Eastport (Maine, United States) (search for this): chapter 16
him. It may have had much to do with his brief ministry of less than four years. Mr. Bigelow was well known, having spent his later youth here. His father, Hon. Timothy Bigelow, a lawyer of eminence, came to Medford in 1808, and as his son Andrew afterward became the minister of the town, it was an instance of a prophet having honor in his own country. He was graduated from Harvard College in 1814, studied theology there, and subsequently in Edinburgh. Two previous ministries were in Eastport, Maine, and in Gloucester, Mass. He was a man of scholarly tastes and pursuits, rather fond of classical quotations in his sermons. His library, inherited in part from his father, contained books in many languages, showing especially his fondness for classical learning. His reputation as a preacher could not have been great, as after a brief ministry in Washington and Taunton, he became associated with the Boston Benevolent Fraternity of Churches, living in Boston afterward on the comfortab
nd never before existing, that the connection could be dissolved by either party by giving six months notice, a rule which has since continued whenever a minister was chosen. July 9, the ecclesiastical council, invited by the church and town, met to install Mr. Bigelow as pastor. Some names of clergymen composing the council are worthy of remembrance as indicating the weight of influence on the liberal side of the old Congregational order, as it was then known and spoken of. They are President Kirkland of Harvard College, Dr. Abiel Holmes, of Cambridge, the father of Oliver Wendell Holmes, Dr. Charles Lowell, of Boston, father of James Russell Lowell, and himself a man of note in his day as pastor of the West Church, Rev. Francis Parkman, Rev. James Walker of Charlestown, afterward President of Harvard College, and Rev. Convers Francis, of Watertown, brother of Lydia Maria Child, subsequently a professor in the Divinity School of Harvard College. His first Sunday as a legal ministe
Convers Francis (search for this): chapter 16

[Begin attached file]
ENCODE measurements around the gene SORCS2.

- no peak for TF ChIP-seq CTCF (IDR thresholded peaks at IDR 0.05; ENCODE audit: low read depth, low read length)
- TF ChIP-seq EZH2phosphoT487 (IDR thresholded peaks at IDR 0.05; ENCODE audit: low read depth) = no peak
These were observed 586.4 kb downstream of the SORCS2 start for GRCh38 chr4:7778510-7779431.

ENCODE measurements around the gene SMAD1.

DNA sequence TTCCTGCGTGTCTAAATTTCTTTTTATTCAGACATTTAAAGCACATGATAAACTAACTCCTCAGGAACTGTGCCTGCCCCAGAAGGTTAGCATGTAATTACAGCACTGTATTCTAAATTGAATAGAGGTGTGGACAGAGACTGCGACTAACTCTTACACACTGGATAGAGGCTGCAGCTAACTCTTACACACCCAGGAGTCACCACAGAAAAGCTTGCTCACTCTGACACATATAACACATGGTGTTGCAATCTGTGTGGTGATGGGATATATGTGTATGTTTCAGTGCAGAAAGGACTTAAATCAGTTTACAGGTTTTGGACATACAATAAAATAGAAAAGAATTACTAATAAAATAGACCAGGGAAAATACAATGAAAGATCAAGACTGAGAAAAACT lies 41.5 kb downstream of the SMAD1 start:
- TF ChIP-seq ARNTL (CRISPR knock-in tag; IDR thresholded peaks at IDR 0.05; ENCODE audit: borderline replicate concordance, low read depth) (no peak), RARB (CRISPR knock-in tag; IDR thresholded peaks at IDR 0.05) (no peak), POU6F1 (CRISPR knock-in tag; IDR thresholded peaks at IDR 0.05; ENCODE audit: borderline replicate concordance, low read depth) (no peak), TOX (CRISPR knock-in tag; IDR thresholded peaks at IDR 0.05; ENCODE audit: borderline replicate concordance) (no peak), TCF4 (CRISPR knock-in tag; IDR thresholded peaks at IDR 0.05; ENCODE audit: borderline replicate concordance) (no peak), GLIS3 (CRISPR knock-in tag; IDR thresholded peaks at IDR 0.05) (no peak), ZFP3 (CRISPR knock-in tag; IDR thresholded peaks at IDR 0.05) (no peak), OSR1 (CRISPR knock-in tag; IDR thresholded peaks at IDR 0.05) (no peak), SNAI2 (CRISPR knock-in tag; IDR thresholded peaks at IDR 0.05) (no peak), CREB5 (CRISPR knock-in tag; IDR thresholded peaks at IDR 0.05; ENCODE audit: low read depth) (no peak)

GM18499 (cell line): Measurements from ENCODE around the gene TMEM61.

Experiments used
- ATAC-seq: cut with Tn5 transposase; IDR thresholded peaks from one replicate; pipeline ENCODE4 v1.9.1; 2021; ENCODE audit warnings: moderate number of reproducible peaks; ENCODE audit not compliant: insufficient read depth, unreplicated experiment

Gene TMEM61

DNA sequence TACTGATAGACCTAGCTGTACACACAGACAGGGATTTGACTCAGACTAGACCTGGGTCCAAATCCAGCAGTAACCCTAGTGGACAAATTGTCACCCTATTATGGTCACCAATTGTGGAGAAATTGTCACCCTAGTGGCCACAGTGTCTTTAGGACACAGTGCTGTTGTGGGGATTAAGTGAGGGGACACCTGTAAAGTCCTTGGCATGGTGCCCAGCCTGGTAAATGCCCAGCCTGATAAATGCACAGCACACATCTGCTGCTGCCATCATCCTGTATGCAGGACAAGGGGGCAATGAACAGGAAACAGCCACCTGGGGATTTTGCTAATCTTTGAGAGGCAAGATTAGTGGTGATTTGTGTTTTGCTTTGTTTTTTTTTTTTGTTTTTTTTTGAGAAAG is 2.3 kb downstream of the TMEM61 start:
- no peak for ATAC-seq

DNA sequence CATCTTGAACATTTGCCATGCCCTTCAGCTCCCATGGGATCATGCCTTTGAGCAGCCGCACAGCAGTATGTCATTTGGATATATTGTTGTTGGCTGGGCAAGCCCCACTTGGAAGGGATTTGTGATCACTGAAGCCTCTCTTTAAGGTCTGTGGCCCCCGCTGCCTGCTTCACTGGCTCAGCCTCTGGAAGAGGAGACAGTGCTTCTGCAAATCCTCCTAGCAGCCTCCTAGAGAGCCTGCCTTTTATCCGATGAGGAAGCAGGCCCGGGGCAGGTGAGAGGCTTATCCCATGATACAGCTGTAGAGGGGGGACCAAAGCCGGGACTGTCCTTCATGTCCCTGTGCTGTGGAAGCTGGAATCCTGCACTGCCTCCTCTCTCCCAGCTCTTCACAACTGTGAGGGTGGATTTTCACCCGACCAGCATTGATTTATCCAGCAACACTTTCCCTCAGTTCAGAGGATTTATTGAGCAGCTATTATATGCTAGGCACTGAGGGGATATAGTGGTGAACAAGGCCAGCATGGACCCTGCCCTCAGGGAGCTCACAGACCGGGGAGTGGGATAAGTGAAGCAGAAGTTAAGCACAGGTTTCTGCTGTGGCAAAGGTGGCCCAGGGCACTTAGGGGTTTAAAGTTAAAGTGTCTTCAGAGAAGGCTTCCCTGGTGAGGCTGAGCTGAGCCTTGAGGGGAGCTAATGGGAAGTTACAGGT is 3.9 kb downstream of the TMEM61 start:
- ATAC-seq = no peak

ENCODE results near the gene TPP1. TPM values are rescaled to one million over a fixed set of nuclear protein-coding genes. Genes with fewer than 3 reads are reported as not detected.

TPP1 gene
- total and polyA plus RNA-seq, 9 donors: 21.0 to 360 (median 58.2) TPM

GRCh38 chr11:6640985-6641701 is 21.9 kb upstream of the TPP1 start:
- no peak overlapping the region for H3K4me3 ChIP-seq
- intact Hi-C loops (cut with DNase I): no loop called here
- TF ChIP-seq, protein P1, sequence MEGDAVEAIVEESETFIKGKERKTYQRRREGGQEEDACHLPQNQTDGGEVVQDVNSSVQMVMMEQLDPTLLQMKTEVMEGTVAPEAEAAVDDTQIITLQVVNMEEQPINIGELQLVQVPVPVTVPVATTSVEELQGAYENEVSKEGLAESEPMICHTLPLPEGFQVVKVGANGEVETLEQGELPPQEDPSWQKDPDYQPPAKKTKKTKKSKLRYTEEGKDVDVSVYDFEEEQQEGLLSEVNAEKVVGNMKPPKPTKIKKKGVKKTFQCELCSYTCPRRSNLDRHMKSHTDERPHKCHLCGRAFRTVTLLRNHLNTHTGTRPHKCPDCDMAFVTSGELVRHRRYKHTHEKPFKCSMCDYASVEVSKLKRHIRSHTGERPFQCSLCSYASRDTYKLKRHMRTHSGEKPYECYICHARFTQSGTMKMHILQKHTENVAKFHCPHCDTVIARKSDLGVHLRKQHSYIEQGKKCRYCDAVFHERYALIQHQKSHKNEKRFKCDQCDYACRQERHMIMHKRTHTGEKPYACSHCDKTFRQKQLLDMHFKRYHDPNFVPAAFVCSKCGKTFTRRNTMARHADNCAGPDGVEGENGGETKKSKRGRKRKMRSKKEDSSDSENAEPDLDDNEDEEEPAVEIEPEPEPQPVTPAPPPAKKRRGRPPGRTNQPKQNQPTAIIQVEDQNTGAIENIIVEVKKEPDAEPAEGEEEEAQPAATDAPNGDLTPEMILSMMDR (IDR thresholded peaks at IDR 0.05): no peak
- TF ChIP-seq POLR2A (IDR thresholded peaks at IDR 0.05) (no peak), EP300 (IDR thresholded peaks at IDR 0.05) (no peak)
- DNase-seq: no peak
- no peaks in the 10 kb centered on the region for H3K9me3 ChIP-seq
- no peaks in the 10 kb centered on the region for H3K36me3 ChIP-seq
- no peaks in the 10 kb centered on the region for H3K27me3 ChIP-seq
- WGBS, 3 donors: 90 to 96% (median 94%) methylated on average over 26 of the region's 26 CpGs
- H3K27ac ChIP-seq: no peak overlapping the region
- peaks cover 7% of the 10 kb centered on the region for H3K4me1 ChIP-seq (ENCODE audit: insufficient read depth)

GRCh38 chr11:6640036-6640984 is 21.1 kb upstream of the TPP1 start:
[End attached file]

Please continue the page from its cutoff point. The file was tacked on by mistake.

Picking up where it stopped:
of remembrance as indicating the weight of influence on the liberal side of the old Congregational order, as it was then known and spoken of. They are President Kirkland of Harvard College, Dr. Abiel Holmes, of Cambridge, the father of Oliver Wendell Holmes, Dr. Charles Lowell, of Boston, father of James Russell Lowell, and himself a man of note in his day as pastor of the West Church, Rev. Francis Parkman, Rev. James Walker of Charlestown, afterward President of Harvard College, and Rev. Convers Francis, of Watertown, brother of Lydia Maria Child, subsequently a professor in the Divinity School of Harvard College. His first Sunday as a legal minister of the town was July 13, 1823. But the narrow majority of 25 was a clear indication of much dissatisfaction at his choice, like the rote of the sea which foretells a storm. Mr. Bigelow was known to belong to the school of thought in Congregationalism which was called Liberal, and by this time, owing to Channing's outspoken word at Ba
Woodbridge (search for this): chapter 16
nd bound on an eventful but dubious voyage, set sail under the command of your humble servant bound for Jerusalem, but not to the city which sits solitary and in sackcloth amid the desolations of a land once fair as the garden of the Lord, but to Jerusalem which is above and free, the mother of us all. The ship which I sail was constructed by no modern architect. She was built by hands that long ago moldered into dust: and she has since outrode the tides of four successive generations. Woodbridge and Porter, and Turell and Osgood have each at intervals commanded her,—the last a navigator of preeminent experience. Since his recall, this gallant bark was suffered to lie for a season amid conflicting currents, the sport of winds and waves, and the injuries she sustained, there is reason to fear will never be effectually repaired. After a partial refitting she was commissioned anew and entrusted to my charge. Wednesday, the 9th inst. was appointed for the issuing of instructions. T
ut dubious voyage, set sail under the command of your humble servant bound for Jerusalem, but not to the city which sits solitary and in sackcloth amid the desolations of a land once fair as the garden of the Lord, but to Jerusalem which is above and free, the mother of us all. The ship which I sail was constructed by no modern architect. She was built by hands that long ago moldered into dust: and she has since outrode the tides of four successive generations. Woodbridge and Porter, and Turell and Osgood have each at intervals commanded her,—the last a navigator of preeminent experience. Since his recall, this gallant bark was suffered to lie for a season amid conflicting currents, the sport of winds and waves, and the injuries she sustained, there is reason to fear will never be effectually repaired. After a partial refitting she was commissioned anew and entrusted to my charge. Wednesday, the 9th inst. was appointed for the issuing of instructions. Two or three veteran pilot